Liberalism: Biblical but not scalable? 3

My brother is an ardent conservative and rarely dips into biblical themes or concerns, but today he had a very interesting post. I will reserve comment and simply suggest that you take a look. His argument:

First, the liberal ideal of caring for those around you is not only a good one, it’s Biblical. We are called on by Christ to love our neighbors. And Christ didn’t draw any neighborhood boundaries, either. On the other hand, we are faced with an ever-enlarging government that, despite all the best intentions and heartfelt goodwill, never seems to deliver on the “big promises.”

My conclusion? Liberalism doesn’t scale–and it wasn’t ever intended to. For us to love our neighbor we must be in contact with our neighbors. We can care best for those we touch. I suspect this was designed into our nature.

I am not sure I agree…completely, but in practice I think he may be right. Read it all.


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3 thoughts on “Liberalism: Biblical but not scalable?

  • John Mark Harris

    I compleetly reject the assumption that it is a “liberal” idea to care for those around you. The liberal ideal is to force everyone to pool their resources so that a central force can care for everyone else.

    Liberals are looters who pillage wealth from those who work and give a portion to those who don’t produce. The biblical picture is of individual responsability for every believer to love her neighbor, NOT for the believer to force anyone else to do the same.

    We should promote freedom so that the church has room to love the nations, we van do a better job anyway.

  • Steve Brady


    First, let me encourage you to post comments about my blog post over at my blog (and in case you missed the link, it’s

    Second, I would suggest that your reading of the “liberal ideal” is just that–your reading of it. And I would further suggest that your reading is tainted by both the hijacking of the liberal ideal by those on the left who view it as an opportunity to seize power (reference Napoleon from Animal Farm, and from those on the right who have worked hard to imbue the perfectly good word (and perfectly good ideal) with the stink of the opportunists.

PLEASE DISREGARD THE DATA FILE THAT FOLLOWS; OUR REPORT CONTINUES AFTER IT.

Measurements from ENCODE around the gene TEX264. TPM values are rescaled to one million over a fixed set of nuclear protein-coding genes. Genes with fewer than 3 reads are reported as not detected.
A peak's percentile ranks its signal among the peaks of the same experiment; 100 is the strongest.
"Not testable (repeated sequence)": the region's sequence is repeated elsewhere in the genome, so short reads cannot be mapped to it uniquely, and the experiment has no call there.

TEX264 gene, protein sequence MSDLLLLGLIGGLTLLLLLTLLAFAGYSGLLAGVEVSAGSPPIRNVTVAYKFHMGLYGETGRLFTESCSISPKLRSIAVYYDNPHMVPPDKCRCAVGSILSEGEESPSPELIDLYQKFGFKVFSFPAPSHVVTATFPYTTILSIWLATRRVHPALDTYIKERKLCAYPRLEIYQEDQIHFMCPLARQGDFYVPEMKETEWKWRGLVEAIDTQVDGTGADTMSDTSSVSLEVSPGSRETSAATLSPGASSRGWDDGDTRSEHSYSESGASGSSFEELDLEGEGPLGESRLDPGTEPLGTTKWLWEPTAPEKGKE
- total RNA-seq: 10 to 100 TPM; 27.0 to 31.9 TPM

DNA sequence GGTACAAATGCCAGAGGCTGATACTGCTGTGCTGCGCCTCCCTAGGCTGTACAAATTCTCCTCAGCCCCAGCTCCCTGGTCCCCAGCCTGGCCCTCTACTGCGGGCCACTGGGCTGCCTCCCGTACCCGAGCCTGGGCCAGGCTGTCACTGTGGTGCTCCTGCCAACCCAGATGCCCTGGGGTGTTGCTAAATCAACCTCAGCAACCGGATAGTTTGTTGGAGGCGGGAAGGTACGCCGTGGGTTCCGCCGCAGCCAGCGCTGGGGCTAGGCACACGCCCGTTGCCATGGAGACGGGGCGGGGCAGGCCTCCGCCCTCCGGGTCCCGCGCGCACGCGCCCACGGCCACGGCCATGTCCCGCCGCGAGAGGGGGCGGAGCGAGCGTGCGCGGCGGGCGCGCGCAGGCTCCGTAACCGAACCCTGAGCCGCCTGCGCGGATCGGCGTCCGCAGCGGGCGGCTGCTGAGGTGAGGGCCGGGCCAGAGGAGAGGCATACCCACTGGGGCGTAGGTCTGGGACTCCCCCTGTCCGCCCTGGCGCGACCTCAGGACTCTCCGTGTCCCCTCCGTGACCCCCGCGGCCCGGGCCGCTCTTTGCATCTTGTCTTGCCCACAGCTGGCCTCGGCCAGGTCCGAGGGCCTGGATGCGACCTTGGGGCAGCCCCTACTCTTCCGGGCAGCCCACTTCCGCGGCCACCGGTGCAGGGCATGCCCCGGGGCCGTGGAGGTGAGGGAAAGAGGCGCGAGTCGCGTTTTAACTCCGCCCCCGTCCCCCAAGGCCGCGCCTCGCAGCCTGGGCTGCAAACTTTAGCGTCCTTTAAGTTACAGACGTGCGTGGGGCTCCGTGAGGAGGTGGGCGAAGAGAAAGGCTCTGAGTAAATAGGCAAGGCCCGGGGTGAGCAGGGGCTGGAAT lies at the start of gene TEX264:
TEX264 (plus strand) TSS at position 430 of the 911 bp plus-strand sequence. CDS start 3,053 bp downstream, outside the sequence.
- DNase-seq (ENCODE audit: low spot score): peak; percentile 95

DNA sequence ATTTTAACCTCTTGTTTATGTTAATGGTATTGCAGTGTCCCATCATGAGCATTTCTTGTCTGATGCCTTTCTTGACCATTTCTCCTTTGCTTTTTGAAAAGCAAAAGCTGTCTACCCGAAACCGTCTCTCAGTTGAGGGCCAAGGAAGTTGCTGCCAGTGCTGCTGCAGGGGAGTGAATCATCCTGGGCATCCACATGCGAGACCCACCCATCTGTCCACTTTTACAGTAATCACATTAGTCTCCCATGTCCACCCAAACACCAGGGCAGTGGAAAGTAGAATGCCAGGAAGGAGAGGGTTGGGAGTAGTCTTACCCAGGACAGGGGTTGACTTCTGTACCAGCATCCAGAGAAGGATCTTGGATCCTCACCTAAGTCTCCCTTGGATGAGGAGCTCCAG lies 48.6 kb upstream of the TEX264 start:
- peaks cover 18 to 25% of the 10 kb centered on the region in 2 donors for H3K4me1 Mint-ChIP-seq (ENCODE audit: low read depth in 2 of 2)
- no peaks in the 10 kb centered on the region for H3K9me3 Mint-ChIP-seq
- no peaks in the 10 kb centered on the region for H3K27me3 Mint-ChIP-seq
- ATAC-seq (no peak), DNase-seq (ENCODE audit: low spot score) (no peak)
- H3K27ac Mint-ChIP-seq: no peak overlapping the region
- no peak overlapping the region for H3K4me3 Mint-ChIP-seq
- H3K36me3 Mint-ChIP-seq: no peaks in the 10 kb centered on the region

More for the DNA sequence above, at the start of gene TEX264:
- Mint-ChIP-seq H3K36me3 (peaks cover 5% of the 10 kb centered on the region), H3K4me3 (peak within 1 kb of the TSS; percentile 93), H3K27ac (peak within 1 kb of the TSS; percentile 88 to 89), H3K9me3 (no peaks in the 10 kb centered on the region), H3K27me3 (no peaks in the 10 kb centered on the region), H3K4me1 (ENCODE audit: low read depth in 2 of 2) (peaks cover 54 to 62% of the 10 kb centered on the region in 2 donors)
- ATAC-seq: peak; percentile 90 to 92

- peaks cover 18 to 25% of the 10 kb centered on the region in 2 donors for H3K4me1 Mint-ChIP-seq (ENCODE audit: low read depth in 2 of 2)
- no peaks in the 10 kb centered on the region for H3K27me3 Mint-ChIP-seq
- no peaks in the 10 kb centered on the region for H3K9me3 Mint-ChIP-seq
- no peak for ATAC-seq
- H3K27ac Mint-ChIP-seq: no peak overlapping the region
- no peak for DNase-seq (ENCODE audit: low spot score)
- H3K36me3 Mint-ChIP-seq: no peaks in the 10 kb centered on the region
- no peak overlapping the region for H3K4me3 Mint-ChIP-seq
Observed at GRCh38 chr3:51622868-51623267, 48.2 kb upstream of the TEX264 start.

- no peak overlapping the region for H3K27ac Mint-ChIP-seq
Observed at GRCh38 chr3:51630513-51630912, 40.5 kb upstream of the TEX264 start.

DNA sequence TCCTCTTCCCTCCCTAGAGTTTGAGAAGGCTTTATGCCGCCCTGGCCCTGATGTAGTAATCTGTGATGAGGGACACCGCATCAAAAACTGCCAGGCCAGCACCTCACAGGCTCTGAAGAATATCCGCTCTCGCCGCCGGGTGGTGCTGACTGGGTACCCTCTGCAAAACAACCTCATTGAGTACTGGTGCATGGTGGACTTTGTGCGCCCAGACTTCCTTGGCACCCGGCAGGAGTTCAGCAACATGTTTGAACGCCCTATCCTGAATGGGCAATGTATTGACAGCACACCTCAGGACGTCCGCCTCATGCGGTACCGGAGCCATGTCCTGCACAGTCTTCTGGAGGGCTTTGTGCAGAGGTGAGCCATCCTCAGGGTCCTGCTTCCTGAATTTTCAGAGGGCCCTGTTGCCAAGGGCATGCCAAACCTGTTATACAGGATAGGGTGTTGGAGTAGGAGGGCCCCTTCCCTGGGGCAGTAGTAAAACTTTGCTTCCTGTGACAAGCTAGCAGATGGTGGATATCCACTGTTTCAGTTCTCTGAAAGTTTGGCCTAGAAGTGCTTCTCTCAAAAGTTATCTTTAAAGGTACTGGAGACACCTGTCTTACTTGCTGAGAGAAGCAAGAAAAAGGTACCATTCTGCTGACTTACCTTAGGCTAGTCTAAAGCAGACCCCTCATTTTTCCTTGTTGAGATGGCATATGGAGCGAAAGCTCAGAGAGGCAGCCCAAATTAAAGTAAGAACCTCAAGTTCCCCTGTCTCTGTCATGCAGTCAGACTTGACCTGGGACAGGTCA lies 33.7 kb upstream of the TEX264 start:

Let’s set aside the current manifestation of liberalism for a second, and look at the early church. From the earliest of days the fellowship would gather, share meals, and share their belongings. Acts 2:45 makes this clear “Selling their possessions and goods, they gave to anyone as he had need.” While I agree that their giving was (largely) voluntary, we cannot assert that it was a picture “of individual responsibility” at the exclusion of collective responsibility of the Body of Christ.

    In fact, one doesn’t have to go much further in Acts to see what happens when members of the body choose to exercise their “freedom” as individuals and retain some of the money earned from the sale of their property. Obviously there are deeper spiritual issues here dealing with lying before God, but the outcome of the action to withhold is clear–DEATH.

    Let me be clear, in the case of the early Church, this was the local Church, as a body, caring directly for those in need around them. (which I may point out, was one of my points…) And lest we forget, the Church leaders ultimately made the decisions on how best to share the resources of the fellowship. That is an example that all Christian Churches follow to this day.

  • mamnnbrady

    the idea of the church caring is like a pebble in water. It starts a ripple effect. It spreads from those we know to those around us but unknown and then to the world.